With addicted like behaviour millions of people are every day feverishly checking their inbox to get their fix of the latest offers.
There is clearly a huge appetite for daily deals and the question is how to take advantage of this opportunity. Let’s look at what makes the Groupon daily ‘fix‘ work.
Groupon, the world’s fastest-growing company ever, has in under two years grown to sending over 50 million emails per day. Its proving lucurative with Groupon taking a big slice of revenue it drives.
Any venture generating such huge growth attracts plenty of others wanting to get in on the action. In the case of daily deals some big names too. Such as Amazon backed LivingSocial, Google Offers, Facebook Places Deals and other smaller brands such as kgbdeals, discountvouchers.co.uk, SecretSales.
They all have in common a proposition of limited time daily discount deals. Consumers have shown they are very happy to get those deals through daily emails. Should brands now be thinking about cutting out the middle man and launching their own daily deals programmes?
So what makes daily deal programmes work?
- The consumer desire to feel they have got a steal.
- A different deal every day.
- A deep discount.
- Urgency created by very limited time availability.
- Fear of regret at not taking a deal, “if only I’d said yes”.
- Relevance of deal to the customer.
- Payment or reward for recommending deals to friends.
First step is to build the list of addicts. Permission and expectation of receiving a daily email is crucial. Place a quick and easy to use sign-up form in a prominent position on your home page. A simple box for the email address and a reason to subscribe. Be clear on the benefit offered. Set the expectation of receiving a daily email and as always, provide transparency about email addresses sharing and privacy policies. Consumers are much more comfortable and likely to subscribe when they know their email address will not be shared.
Then create your deals creative. Let’s breakdown the elements of the Groupon email design from the example below.
The email’s subject line, “Four One-Hour Pony Riding Lessons for £25″ clearly explains the offer. As readers filter emails by subject line, clarity of the main deal is vital here. A generic subject line like, “Your daily deals upto 65% off”, will not ensure the right people read the email. The email body copy above the fold has consistency with the subject line, re-enforcing and expanding on the deal details, in big bold letters.
The cost is clearly stated as well as the saving in percentage and pound terms. Customers know 65% is impressive so the percent value carries weight but as few people can work out how much 65% of £72 is, the pound discount is also needed to explain what a great deal it is. The urgency is clearly stated with the expiry date of the deal. The message is simple; act now.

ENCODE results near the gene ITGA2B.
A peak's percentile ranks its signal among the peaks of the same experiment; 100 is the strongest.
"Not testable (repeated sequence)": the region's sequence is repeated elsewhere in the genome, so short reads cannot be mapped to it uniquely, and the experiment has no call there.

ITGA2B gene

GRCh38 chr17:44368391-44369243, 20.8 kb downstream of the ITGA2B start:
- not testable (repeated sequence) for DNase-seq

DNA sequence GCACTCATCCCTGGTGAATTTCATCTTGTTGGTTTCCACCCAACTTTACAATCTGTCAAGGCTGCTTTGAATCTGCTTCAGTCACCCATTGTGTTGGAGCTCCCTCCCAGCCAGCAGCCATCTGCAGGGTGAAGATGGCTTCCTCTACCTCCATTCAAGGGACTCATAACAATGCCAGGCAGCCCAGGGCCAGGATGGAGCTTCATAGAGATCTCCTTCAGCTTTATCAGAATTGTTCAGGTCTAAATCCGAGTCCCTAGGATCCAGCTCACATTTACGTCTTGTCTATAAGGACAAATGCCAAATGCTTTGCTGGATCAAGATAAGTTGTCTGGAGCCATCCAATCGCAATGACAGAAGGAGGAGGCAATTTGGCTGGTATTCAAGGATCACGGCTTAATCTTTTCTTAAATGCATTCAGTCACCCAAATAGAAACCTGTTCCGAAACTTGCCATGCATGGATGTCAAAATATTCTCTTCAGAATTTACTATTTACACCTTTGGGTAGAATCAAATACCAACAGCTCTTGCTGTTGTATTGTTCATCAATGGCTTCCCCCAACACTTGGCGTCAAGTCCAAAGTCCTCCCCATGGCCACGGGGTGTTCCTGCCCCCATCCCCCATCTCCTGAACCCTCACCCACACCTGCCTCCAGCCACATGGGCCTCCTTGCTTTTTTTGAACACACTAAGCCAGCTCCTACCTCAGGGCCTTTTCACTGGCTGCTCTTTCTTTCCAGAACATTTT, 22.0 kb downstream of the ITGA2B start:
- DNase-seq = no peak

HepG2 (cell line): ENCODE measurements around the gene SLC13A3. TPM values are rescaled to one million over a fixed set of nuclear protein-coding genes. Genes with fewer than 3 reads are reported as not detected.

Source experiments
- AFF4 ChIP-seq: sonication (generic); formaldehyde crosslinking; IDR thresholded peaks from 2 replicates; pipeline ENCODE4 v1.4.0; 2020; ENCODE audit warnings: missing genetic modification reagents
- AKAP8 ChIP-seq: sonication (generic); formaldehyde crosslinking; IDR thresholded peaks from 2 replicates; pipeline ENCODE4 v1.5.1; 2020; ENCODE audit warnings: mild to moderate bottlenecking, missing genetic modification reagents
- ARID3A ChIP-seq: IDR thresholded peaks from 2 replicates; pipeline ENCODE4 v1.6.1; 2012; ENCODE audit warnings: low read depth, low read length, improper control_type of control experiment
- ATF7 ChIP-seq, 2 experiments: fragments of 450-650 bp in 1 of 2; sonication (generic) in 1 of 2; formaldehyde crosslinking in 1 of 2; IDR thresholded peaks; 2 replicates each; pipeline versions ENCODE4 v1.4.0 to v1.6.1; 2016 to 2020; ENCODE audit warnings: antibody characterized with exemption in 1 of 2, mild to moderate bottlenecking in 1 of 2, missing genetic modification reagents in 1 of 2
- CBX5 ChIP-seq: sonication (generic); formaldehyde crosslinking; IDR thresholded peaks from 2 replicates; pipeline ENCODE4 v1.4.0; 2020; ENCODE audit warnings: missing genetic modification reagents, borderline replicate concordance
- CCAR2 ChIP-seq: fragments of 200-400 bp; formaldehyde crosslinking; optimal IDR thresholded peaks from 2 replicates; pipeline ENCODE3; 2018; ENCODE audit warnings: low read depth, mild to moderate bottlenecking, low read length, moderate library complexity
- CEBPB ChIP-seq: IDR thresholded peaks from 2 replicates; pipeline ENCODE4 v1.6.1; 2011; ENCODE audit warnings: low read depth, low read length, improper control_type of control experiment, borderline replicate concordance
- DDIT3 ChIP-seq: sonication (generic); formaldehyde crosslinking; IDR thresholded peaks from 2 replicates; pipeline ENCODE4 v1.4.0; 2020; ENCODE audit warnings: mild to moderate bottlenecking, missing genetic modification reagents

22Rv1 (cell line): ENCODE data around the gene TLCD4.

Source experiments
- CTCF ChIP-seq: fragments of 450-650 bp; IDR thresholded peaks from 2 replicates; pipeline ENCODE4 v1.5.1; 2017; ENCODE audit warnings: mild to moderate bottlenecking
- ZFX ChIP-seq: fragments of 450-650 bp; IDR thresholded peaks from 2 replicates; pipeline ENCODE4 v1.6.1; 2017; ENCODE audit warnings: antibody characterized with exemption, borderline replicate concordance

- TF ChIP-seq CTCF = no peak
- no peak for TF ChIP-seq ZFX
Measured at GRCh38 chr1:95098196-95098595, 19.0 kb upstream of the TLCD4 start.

The large ‘View now’ call to action button makes it obvious what you do next. The objective is just to get you to the landing page where there is further deal information. The email call to action is not ‘Buy Now!’ as the reader may not yet be at the point of having decided. The place for ‘Buy Now!’ is the landing page.
The Pony image messages what the offer is about. The images off email version needs some improvement as the ‘View now’ call to action is not visible because the button is purely image based.
Groupon CityDeals make deals relevant to you based on your location, they ask for city at time of sign up in one simple drop down box. This is not onerous during sign up and there is a clear reason why the consumer should provide the information.
Whilst location is a good criteria for relevance on many Groupon deals, it is also still quite crude. I’ve had these three deals offered in the last three days:
- Pony riding lessons
- Nine Holes of PGA professional golf tuition
- Medi-lipo weight management treatment
None of these are remotely relevant to me. With growing competition of daily deal providers, the customer experience needs improvement to avoid customer churn.
Deals clicked on or bought are the most obvious behaviour based relevance criteria to use for personalised deals. This is also limited. What if I’ve not yet purchased and can anyone predict that as I love Thai food I could be tempted to a skiing session, though golf is not my thing?
Asking customers for their interests through a preference centre is a must to improve relevance in most email programmes. In addition to preference centre a more pervasive experience could be achieved by using a ‘do not like‘ button. I’ve illustrated the concept by adding this into some unused whitespace on a Groupon email, creating the mockup below.
Just above the button in the mockup is the text ‘Tell us if you don’t want more deals like this in future’.
The idea is simple, next time I get a Medi-lipo offer I hit the ‘do not like’ button to say not more lipo deals please, it’s not relevant to me.
Expect to see more innovation in the daily deals space. Groupon aren’t standing still. They are launching a mobile app which focuses on two buttons, “I’m Hungry” and “I’m Bored”. It wants to answer those questions with time and location relevance at the point when you ask the question.
There are also social opportunities to improve customer experience by adding social aspects to the deal pages.
Now is the time to consider your own daily email programmes. The daily fix email is not yet a done deal.